Flammang's rear focus pattern, c.1885.
View of revolving back.
Revolving back patent number.
Copyright ©2002 by Rob Niederman - ALL RIGHTS RESERVED
Also refer to:
Flammang's Patent Revolving Back Camera (front focus)
Flammang's Revolving Back Camera References page
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An interesting design challenge in early view cameras was to figure out a way to reposition the ground glass frame for portrait (vertical) or landscape (horizontal) orientations. The earliest cameras had large square ground glass assemblies that held plates in either position.

Another approach was to simply turn the entire camera onto its side -- which was somewhat impractical considering the size of most view and field cameras. In 1882, E.& H.T. Anthony attacked the problem by creating a novel rotating back/bellows design - refer to the Anthony's Phantom Camera page.

To avoid possible patent infringements with Anthony, The American Optical Company used two designs by Mathias Flammang. Both designs were assigned to the Scovill Manufacturing Company for exclusive use on their photographic apparatus.

Flammang's first design was a simple reversible back. The ground glass frame/mount was removed from the camera back, rotated 90 degrees, and reattached. The reversible back required a larger square shaped rear standard and was featured on cameras such as the St. Louis Reversible Back Camera and other models.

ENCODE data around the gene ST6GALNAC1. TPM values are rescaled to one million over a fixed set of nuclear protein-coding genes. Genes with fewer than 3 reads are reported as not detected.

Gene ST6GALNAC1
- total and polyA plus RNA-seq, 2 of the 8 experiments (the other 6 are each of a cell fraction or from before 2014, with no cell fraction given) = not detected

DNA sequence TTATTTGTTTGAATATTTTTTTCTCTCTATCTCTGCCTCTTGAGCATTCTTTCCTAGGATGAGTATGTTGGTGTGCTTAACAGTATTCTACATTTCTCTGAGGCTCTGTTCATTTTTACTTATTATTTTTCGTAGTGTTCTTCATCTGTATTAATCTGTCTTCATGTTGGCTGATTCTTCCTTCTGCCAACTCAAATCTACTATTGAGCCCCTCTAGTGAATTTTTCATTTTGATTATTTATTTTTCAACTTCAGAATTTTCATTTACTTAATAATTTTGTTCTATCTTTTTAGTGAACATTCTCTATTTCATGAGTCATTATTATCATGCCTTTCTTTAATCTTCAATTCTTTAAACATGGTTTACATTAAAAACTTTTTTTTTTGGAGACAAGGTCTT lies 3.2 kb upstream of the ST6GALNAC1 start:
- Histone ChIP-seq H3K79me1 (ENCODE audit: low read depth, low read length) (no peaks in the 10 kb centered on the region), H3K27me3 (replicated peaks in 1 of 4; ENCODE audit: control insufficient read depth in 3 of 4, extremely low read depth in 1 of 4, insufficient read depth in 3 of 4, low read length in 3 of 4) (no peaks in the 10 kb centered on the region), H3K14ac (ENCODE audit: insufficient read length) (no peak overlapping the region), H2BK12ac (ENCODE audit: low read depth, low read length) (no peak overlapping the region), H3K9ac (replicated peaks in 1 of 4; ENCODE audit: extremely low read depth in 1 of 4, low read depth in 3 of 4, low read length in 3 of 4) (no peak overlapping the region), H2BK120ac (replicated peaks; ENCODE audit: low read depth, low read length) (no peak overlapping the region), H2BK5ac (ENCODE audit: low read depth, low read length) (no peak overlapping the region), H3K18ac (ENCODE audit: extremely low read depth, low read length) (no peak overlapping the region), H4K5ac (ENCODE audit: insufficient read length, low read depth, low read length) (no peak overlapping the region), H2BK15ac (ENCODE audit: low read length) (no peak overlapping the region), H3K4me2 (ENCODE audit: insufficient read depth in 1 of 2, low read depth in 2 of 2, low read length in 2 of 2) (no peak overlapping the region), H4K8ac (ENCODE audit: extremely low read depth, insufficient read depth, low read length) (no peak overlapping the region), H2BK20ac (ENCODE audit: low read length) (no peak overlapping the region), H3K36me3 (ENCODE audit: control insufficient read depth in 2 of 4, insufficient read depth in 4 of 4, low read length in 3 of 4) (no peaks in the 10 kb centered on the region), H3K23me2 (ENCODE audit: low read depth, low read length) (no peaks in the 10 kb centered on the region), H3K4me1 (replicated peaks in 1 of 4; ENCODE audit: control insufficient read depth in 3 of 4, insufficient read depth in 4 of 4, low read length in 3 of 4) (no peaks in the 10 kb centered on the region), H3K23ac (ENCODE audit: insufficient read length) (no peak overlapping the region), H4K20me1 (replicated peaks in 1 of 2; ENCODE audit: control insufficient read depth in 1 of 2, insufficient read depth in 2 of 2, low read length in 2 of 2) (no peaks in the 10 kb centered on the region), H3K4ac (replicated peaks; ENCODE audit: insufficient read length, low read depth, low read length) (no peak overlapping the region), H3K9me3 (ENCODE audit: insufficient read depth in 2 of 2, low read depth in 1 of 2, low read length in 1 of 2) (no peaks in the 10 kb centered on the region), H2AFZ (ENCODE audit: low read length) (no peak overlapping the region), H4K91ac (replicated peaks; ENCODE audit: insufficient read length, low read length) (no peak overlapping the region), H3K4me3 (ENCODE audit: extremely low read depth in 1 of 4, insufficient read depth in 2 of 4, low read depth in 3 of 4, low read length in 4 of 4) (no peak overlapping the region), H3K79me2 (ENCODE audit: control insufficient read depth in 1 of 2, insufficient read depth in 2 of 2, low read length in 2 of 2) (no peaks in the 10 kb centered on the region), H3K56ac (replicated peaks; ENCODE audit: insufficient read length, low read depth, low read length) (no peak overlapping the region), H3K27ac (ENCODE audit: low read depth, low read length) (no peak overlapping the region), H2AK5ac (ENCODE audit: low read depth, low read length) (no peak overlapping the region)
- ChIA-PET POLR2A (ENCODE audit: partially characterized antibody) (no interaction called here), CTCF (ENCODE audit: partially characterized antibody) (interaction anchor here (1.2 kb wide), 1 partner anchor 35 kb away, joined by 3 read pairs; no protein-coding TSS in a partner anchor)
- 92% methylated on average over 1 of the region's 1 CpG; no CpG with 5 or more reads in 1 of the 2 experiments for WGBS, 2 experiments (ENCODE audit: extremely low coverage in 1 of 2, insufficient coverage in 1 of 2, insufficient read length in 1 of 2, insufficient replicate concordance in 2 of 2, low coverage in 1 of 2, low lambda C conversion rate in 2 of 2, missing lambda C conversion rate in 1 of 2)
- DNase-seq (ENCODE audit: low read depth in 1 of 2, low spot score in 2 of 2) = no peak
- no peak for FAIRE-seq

Flammang's second design, an integral (non-removable) back that rotated on the rear standard, was originally offered by the American Optical Company on Flammang's Patent Revolving Back Cameras. The rotating back was patented on August 21, 1883 (patent #283,589) and also found on Scovill's Revolving Back (field) and Empire Portrait (studio) cameras. As a note, cameras made by the Scovill Manufacturing Company for the American Optical Company had a higher quality finish and were more expensive.
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Flammang Rear Focus Pattern (whole-plate format)
Double Swing Back, Prosch Triplex Shutter
Flammang's Patent Revolving Back Camera included a canvas bag and made in standard formats from 4 x 5 inches to 25 x 30 inches. Considering the large size of this whole-plate camera (15" high x 18-1/2" deep x 11-1/2" wide), I suspect that the 25 x 30 inch model must have been merely enormous -- probably the size of a small tool shed. The double swing model shown here sold for $45 in 1888. This was a very expensive camera at the equivalent of $853 in year 2000 dollars!
Above: Flammang's 1883 patent is impressed into the wood above the plateholder and below the brass rotating ring.

Left: View of Flammang's patented revolving back. The large brass lever at the bottom of the camera unlocks the sliding back for focusing. A small brass knob (above the center rail) locks the second back swing.
Flammang's cameras were offered in front and rear focusing body patterns. The Flammang's camera on this page is a fine example of the rear focusing pattern in the whole-plate (6-1/2 x 8-1/2 inch) format. Other than the patented revolving back feature, the body is nearly identical to Scovill's New Reversible Back Acme View Box. The camera has a Prosch Triplex shutter with unmarked rapid rectilinear lens, mahogany body, brass trim and cloth bellows. The lighter color wood finish and bottom mounted back tilt may indicate that this is an early model, c1885.

An unexpected bonus was also found on the camera. The name L.B. Kirsten, Pho. is impressed into the wood under the front standard - most likely the owner of a small studio or an amateur photographer operating in the eastern part of the United States. Since I am interested in uncovering the original owners of cameras in the collection, please feel free to contact me regarding any information on Kirsten (including images).
Flammang's Patent Revolving Back Camera, c.1883-98
American Optical Company, Scovill Mfg. Co., NY.